Deep neural networks (DNNs) have been widely applied in the software development process to automatically learn patterns and rules from massive data. However, many applications still make decisions based on rules that are manually crafted and verified by domain experts due to safety or security concerns. In this paper, we aim to close the gap between DNNs and rule-based systems by automating the rule generation process via extracting knowledge from well-trained DNNs. Existing techniques with similar purpose either rely on specific DNN input instances, or use inherently unstable random sampling of the input space. Therefore, these approaches either limit the exploration area to a local decision-space of the DNN or fail to converge to a consistent set of rules. The resulting rules thus lack representitiveness and stability.
In this paper, we address the two aforementioned shortcomings by discovering a global property of the DNN and use it to remodel the DNN decision-boundary. We name this property as the activation probability, and show that this property is stable. With this insight, we propose an approach named DENAS including a novel rule generation algorithm. Our proposed algorithm approximates the non-linear decision boundary of DNNs by iteratively superimposing a linearized optimization function.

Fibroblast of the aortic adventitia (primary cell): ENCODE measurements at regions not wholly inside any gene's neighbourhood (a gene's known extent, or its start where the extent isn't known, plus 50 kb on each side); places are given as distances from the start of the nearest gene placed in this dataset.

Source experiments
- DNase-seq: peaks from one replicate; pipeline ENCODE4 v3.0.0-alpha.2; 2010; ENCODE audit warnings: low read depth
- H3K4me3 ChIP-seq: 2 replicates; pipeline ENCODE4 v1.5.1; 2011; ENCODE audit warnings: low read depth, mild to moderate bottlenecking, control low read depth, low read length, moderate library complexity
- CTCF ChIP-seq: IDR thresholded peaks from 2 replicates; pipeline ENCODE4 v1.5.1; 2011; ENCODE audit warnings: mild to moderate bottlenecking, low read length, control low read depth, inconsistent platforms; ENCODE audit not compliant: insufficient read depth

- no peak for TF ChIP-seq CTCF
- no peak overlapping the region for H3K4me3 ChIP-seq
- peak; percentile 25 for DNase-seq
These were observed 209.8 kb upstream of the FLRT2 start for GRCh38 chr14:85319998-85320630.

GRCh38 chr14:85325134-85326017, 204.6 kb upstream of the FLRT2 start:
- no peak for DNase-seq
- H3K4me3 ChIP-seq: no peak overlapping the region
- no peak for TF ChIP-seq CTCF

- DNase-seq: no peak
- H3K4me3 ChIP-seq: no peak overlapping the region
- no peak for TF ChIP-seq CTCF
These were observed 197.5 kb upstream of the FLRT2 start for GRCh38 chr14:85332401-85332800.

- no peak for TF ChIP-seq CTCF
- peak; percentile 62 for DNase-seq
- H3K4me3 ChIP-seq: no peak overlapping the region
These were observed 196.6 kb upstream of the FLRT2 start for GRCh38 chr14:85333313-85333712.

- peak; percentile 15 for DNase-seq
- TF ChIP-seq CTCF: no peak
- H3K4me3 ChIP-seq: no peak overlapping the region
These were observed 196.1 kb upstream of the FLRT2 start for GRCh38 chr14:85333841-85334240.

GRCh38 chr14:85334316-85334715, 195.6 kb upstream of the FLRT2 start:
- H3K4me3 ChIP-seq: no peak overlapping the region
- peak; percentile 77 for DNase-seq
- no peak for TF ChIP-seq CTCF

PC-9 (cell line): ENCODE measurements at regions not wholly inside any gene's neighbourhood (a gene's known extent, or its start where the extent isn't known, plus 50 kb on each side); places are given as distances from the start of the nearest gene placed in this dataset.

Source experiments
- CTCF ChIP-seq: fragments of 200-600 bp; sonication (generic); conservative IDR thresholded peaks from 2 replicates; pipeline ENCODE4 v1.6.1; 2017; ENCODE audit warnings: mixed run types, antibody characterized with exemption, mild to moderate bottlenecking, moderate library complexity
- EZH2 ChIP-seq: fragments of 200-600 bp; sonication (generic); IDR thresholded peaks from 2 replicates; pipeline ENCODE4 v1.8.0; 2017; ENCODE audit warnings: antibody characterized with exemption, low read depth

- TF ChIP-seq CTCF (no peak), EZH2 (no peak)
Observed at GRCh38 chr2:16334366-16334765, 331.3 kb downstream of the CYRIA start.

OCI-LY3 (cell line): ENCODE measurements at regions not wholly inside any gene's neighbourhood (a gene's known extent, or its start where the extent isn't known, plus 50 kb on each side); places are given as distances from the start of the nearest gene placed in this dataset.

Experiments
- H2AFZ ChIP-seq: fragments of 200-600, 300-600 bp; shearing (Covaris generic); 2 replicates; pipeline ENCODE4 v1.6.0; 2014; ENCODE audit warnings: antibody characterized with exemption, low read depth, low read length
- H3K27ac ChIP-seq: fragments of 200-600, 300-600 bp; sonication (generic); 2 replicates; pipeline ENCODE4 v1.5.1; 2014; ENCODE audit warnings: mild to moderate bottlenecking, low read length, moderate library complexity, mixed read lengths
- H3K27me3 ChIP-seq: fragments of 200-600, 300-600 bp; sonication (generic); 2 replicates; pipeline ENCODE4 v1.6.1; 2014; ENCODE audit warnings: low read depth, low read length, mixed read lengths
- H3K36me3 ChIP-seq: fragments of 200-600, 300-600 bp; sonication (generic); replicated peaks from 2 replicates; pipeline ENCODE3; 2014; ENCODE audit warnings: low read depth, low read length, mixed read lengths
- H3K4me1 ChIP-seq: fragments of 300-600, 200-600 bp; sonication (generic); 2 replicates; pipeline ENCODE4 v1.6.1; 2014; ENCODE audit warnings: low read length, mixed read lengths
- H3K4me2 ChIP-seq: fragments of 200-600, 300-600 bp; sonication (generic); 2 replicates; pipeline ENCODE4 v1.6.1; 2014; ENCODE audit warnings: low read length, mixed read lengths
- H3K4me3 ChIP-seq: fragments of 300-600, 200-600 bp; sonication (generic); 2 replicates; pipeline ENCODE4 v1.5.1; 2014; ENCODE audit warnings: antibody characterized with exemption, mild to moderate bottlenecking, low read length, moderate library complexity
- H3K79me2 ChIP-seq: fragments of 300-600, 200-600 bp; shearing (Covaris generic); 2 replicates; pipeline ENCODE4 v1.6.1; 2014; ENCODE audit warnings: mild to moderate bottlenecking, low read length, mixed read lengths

We evaluate the representitiveness, stability and accuracy of DENASagainst five state-of-the-art techniques (LEMNA, Gradient, IG, DeepTaylor, and DTExtract) on three software engineering and security applications: Binary analysis, PDF malware detection, and Android malware detection. Our results show that DENAS can generate more representative rules consistently in a more stable manner over other approaches. We further offer case studies that demonstrate the applications of DENAS such as debugging faults in the DNN and generating zero-day malware signatures.